The Bruges Group spearheaded the intellectual battle to win a vote to leave the European Union and, above all, against the emergence of a centralised EU state.

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Hard times for the euro

Events disprove the claims of the euro-luvvies

Roger Helmer MEP 

It's really been a rotten couple of weeks for the Euro-luvvies. One bad news story after another. The problems that I have been predicting for years are coming home to roost, while the so-called "benefits" of euro membership are just not happening.

The Euro means inflation. The pro side has been trumpeting the "success" of the introduction of euro notes and coins. Price transparency was supposed to lower inflation. But now the German government has called a panic summit meeting to discuss the rampant price-gouging taking place on the back of the euro. Opinion polls show 80% of Germans believe the euro has led to retailers rounding up prices, and more than half of them would have the Deutchmark back if they could.

And it's not just in Germany. My regular breakfast in Brussels used to be 175 Belgian francs. Suddenly in November it went up to 202 - that's a hike of 15%. Why? To round up to exactly 5 euros!

The Euro means higher taxes. Long-term, we know the euro will mean higher taxes and interest rates (see "Pensions" below). But a new report by merchant bankers Goldman Sachs says that joining the euro would mean a huge tax hike immediately. Why? Everyone agrees that if we join, the Pound's exchange rate will have to come down, and short-term interest rates will come down. But that would cause inflation to rocket upwards. Normally, we would solve that by raising interest rates. But in the euro, we can't. So higher taxes will be the only way to control inflation.

Business goes soft on the euro. The luvvies have always claimed that business saw the benefits of the euro - although the Institute of Directors and the Federation of Small Business have always been against. Now the CBI, the premier voice of UK business, is moving from "pro" to neutral. Their new President, John Egan (the man who rescued Jaguar cars in the eighties), says he's still waiting to be convinced of the business benefits of the euro.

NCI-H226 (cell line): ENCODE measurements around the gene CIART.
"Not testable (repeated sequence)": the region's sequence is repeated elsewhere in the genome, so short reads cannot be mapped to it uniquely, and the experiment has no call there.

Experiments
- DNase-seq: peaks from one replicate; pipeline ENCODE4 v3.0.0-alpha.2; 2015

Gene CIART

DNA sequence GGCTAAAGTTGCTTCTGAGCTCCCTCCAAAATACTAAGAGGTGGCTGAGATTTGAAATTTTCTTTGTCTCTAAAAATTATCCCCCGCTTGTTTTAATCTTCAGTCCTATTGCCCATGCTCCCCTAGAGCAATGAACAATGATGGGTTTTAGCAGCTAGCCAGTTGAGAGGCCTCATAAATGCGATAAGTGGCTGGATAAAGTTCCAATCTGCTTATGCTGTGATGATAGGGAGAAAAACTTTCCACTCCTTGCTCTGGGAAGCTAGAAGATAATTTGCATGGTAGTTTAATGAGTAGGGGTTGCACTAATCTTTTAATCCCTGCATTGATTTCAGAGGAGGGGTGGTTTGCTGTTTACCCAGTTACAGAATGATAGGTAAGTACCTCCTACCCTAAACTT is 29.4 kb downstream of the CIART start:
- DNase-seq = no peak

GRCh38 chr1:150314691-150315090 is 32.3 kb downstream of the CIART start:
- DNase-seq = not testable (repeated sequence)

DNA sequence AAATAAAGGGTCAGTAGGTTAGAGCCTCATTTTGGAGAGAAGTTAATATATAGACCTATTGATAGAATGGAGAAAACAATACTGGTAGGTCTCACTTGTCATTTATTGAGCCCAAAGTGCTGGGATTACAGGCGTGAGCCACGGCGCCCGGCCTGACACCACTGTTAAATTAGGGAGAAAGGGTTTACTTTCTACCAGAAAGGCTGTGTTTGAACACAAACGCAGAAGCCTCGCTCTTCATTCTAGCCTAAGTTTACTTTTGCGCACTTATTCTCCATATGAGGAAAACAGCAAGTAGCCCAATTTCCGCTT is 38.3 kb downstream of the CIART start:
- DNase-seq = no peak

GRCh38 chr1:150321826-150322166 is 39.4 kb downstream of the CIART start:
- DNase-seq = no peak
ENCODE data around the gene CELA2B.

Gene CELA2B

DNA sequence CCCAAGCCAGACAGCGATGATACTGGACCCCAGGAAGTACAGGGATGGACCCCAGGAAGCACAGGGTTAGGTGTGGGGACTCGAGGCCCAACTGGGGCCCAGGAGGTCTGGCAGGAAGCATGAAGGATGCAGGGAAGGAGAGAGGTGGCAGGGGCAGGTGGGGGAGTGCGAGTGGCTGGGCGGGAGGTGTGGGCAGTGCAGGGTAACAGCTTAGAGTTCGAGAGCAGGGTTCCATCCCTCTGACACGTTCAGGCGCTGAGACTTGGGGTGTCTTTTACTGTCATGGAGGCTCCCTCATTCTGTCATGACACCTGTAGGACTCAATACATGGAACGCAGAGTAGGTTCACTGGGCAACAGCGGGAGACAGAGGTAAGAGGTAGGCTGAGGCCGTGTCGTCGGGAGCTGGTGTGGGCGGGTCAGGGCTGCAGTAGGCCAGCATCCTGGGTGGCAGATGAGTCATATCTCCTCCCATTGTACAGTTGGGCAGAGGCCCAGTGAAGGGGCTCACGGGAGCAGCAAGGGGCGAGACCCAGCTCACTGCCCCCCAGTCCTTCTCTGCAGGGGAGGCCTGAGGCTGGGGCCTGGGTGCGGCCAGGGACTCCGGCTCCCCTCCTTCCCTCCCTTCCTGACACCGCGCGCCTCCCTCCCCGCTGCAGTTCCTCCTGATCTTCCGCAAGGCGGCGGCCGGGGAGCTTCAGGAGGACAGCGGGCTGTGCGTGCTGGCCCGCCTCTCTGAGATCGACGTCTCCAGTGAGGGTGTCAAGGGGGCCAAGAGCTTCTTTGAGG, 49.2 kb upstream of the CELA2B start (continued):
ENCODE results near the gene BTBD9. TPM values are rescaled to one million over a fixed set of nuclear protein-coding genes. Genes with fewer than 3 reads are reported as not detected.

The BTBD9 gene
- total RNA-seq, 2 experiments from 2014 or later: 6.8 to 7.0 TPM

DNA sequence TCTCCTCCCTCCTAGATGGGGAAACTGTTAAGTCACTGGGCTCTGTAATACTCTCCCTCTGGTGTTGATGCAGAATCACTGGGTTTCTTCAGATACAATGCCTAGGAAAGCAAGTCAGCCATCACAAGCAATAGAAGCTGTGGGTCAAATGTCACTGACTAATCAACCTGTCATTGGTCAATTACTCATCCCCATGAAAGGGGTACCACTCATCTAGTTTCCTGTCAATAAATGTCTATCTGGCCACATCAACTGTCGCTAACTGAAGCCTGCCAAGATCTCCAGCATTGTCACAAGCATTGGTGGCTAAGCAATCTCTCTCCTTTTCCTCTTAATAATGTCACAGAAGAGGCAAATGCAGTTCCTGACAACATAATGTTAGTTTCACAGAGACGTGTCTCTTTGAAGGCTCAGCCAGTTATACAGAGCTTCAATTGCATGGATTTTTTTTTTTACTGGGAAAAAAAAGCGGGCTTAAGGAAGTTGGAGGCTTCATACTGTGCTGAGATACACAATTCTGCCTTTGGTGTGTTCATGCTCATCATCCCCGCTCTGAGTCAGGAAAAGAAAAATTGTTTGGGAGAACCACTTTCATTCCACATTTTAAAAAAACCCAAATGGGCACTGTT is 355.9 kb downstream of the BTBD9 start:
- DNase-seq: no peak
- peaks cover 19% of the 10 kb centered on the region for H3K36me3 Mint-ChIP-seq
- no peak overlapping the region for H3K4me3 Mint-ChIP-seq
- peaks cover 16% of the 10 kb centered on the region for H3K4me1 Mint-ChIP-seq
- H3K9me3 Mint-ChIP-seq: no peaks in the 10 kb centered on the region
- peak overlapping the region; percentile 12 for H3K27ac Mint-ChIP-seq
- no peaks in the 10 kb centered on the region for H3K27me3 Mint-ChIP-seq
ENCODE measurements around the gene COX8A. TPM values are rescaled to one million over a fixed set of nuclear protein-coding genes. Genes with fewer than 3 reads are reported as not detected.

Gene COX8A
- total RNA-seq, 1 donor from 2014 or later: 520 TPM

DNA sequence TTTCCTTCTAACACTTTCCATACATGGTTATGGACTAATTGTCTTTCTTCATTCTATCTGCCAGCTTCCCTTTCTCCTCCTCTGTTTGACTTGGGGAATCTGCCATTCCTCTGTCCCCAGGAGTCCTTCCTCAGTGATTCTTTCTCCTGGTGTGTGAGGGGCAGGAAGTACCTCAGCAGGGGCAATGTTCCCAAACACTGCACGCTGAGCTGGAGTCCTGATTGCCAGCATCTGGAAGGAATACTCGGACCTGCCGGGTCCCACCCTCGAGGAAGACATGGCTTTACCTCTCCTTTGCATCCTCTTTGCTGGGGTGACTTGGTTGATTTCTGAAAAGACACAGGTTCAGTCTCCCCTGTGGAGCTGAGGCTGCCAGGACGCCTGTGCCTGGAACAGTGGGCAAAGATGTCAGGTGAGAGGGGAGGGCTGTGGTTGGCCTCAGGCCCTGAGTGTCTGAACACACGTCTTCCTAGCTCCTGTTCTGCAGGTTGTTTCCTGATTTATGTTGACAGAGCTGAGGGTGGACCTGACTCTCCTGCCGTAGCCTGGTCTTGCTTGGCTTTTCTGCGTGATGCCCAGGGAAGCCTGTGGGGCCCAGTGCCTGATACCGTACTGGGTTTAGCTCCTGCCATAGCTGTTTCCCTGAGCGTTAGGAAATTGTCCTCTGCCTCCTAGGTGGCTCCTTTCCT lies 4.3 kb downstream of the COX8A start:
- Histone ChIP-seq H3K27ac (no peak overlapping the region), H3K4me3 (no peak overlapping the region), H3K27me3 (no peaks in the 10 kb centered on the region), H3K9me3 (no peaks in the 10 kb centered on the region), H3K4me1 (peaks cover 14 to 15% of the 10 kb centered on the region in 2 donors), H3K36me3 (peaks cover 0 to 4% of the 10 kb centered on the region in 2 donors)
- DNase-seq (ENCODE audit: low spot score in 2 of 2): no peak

The stability pact goes pear-shaped. Germany wanted the stability pact, so that high-spending euro-zone countries could not dump their problems on more responsible neighbours through higher euro interest rates. But with delicious irony, it's the Germans themselves -- with four million unemployed - who have been caught first, as their budget deficit threatens to breach the pact's 3% limit.

The pensions time-bomb. With Gordon Brown's new stealth tax on pensions, our own UK pensions are in trouble - but nothing like the trouble facing the euro-zone. As populations age, their massive, un-funded state pension liabilities are surging out of control. Governments will have to raise taxes, borrowings and interest rates to meet pension liabilities. If we join the euro, those tax and interest rate hikes will hit us, too.

There's one final irony. In Brussels, most MEPs are hoping the euro will go up. A German colleague was crowing recently because the euro got to 92 US cents. And with problems in the US, the euro could well go higher. But German growth is flat and unemployment at 10%, despite the fact that their currency has been devalued by over 20% in the last three years. You might have expected the devaluation to lead to economic growth. If the euro does go up, their economy will go from bad to worse.

John Major was right to demand a British opt-out on the euro - and we're right to keep the Pound.